Director's Message

by Kenneth Rutherford, Ph.D. [ Center for International Stabilization and Recovery ]

Dear Readers,

Ken RutherfordOne of the things I like to do in each issue of The Journal is let you know about some of the recent activities the Center for International Stabilization and Recovery has undertaken. Today, I share information about one of our most effective programs.

As I write this message, the 19 recent graduates of the 2010 Senior Managers’ Course in ERW and Mine Action are departing the campus of James Madison University. We at CISR are excited about their amazing work and exceedingly thankful to everyone who gave so much over the past five weeks to make the SMC a resounding success. I am especially thankful for the support of the Office of Weapons Removal and Abatement in the U.S. Department of State’s Bureau of Political-Military Affairs (PM/WRA), which funded the course.

This marks our sixth course, with a total of 125 senior managers from 36 countries trained. The SMC is an internationally-recognized training course that taps into the knowledge and expertise of the finest faculty and subject-area experts available. The staff at CISR, faculty from various JMU departments and colleges (especially the nationally ranked College of Business), and global thought leaders worked with SMC participants representing 12 countries from 17 May to 17 June. According to one participant, Dorijan Maršič, Director of the International Trust Fund for Demining and Mine Victims Assistance, the SMC is “an incredibly valuable way of sharing best practices and experiences, as well as networking with the participants from different countries and backgrounds.”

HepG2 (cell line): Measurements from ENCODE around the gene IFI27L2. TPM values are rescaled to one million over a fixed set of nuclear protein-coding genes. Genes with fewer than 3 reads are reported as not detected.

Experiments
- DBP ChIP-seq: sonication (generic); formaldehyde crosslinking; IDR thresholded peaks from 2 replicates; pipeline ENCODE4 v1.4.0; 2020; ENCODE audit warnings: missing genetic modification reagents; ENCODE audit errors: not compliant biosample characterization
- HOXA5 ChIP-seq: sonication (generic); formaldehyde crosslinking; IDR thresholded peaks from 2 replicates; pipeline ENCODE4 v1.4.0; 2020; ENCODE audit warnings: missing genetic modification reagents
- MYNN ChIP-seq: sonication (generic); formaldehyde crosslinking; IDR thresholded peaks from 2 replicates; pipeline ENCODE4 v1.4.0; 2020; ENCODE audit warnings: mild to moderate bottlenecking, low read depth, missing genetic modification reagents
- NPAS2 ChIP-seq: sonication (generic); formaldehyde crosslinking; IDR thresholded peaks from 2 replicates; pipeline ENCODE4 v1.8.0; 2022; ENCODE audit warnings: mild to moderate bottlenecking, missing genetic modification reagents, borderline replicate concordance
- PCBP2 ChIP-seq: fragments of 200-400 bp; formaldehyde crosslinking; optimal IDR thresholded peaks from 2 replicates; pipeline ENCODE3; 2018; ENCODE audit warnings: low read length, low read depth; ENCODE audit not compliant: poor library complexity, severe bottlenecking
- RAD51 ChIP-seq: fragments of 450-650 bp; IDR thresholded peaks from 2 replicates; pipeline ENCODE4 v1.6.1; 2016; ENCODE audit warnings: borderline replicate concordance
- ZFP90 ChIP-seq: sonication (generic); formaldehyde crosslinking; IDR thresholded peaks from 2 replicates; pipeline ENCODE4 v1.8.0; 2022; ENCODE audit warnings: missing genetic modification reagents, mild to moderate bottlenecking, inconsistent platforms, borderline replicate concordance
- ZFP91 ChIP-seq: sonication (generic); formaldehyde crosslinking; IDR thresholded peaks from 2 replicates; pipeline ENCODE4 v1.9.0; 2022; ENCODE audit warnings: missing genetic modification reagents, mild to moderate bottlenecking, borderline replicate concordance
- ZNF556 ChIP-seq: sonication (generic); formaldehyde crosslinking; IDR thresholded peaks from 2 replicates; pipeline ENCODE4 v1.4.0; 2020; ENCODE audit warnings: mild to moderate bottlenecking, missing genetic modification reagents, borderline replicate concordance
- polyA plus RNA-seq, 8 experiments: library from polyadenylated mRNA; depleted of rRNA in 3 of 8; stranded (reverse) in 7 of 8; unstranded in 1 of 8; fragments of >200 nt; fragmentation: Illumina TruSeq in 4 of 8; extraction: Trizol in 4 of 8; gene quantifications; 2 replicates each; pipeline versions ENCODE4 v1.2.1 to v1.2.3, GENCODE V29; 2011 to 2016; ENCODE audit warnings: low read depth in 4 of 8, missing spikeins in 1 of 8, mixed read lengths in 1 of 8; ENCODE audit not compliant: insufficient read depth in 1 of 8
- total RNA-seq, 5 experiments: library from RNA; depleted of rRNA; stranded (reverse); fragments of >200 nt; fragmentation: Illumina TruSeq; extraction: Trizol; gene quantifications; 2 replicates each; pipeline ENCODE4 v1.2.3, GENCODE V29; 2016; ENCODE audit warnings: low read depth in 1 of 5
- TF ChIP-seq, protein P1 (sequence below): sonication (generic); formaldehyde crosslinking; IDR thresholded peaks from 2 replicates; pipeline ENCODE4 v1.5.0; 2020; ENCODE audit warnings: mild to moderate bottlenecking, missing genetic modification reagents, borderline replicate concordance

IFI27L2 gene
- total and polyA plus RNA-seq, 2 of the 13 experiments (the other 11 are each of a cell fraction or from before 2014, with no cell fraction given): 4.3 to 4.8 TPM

The SMC would not be the achievement that it is without the support of PM/WRA, which identified a need for trained managers in host-nation mine-action organizations and chose CISR to deliver that training. The SMC provides a unique opportunity for leaders from around the world to unite and exchange information on post-conflict research, specifically addressing the safe and effective removal of landmines and other explosive remnants of war. The course is remarkable for its depth and breadth, a feat achieved only with the talented professors and subject-area experts who make it the most comprehensive senior-management training program in the field.

We look forward to sharing the successes of these most recent SMC graduates with you in future issues of The Journal. Our friends and partners join CISR in standing ready to address training needs and opportunities with the mine-action community in the months and years to come.

Thanks to all of the SMC supporters and participants for helping save countless lives from ERW and landmines for generations to come.

Kenneth R. Rutherford, Ph.D.,
Mine Action Information Center
Center for International Stabilization and Recovery
James Madison University